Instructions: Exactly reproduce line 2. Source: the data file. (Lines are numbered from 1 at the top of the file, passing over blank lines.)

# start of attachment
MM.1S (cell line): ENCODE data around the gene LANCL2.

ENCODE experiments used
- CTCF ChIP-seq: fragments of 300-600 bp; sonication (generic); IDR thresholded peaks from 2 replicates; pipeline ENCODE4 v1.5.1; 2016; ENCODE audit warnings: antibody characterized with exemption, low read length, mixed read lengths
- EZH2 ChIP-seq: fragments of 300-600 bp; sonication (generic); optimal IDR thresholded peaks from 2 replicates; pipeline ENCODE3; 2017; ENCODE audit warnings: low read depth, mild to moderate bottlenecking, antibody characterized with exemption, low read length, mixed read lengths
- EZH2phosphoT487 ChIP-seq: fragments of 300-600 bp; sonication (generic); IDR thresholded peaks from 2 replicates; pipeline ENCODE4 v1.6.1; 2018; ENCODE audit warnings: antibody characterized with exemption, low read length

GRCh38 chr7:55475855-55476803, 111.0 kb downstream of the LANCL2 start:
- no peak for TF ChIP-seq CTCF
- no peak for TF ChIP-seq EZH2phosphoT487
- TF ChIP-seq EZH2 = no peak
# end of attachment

ENCODE experiments used